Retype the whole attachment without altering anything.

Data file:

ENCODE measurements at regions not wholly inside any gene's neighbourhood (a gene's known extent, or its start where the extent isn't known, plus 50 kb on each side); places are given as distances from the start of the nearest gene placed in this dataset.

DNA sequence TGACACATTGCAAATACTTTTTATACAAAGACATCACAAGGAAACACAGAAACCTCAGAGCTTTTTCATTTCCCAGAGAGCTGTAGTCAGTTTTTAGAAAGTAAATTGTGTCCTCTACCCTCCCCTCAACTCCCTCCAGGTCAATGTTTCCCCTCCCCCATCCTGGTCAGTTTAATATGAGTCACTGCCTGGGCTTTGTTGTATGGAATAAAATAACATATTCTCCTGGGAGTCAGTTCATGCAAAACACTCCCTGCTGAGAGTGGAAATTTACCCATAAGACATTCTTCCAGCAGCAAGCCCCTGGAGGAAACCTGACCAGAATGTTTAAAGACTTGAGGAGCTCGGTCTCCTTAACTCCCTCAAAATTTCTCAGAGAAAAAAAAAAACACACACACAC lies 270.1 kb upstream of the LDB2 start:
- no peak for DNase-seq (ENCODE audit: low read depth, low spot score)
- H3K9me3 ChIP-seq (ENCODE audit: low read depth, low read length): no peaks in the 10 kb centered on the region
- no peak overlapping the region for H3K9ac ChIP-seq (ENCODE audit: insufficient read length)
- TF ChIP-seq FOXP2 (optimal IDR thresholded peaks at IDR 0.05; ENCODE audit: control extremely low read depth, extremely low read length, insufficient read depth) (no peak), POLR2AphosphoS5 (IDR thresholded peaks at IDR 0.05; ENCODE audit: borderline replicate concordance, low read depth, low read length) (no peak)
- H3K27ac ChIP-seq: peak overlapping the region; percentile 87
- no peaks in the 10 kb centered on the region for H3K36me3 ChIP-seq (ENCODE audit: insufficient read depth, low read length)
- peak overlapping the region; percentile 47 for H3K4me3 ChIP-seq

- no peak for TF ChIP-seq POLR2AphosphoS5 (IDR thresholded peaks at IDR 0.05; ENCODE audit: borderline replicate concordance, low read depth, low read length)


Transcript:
ENCODE measurements at regions not wholly inside any gene's neighbourhood (a gene's known extent, or its start where the extent isn't known, plus 50 kb on each side); places are given as distances from the start of the nearest gene placed in this dataset.

DNA sequence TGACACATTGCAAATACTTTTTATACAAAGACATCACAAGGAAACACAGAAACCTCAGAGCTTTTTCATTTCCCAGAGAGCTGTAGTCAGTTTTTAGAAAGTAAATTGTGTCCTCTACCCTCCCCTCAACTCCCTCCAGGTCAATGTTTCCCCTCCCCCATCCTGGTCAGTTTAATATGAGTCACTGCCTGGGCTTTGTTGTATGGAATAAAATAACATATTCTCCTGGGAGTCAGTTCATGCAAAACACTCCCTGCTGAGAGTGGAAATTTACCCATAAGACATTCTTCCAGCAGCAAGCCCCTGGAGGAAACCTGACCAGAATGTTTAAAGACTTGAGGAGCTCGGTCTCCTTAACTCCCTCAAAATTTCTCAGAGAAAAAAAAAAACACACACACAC lies 270.1 kb upstream of the LDB2 start:
- no peak for DNase-seq (ENCODE audit: low read depth, low spot score)
- H3K9me3 ChIP-seq (ENCODE audit: low read depth, low read length): no peaks in the 10 kb centered on the region
- no peak overlapping the region for H3K9ac ChIP-seq (ENCODE audit: insufficient read length)
- TF ChIP-seq FOXP2 (optimal IDR thresholded peaks at IDR 0.05; ENCODE audit: control extremely low read depth, extremely low read length, insufficient read depth) (no peak), POLR2AphosphoS5 (IDR thresholded peaks at IDR 0.05; ENCODE audit: borderline replicate concordance, low read depth, low read length) (no peak)
- H3K27ac ChIP-seq: peak overlapping the region; percentile 87
- no peaks in the 10 kb centered on the region for H3K36me3 ChIP-seq (ENCODE audit: insufficient read depth, low read length)
- peak overlapping the region; percentile 47 for H3K4me3 ChIP-seq

- no peak for TF ChIP-seq POLR2AphosphoS5 (IDR thresholded peaks at IDR 0.05; ENCODE audit: borderline replicate concordance, low read depth, low read length)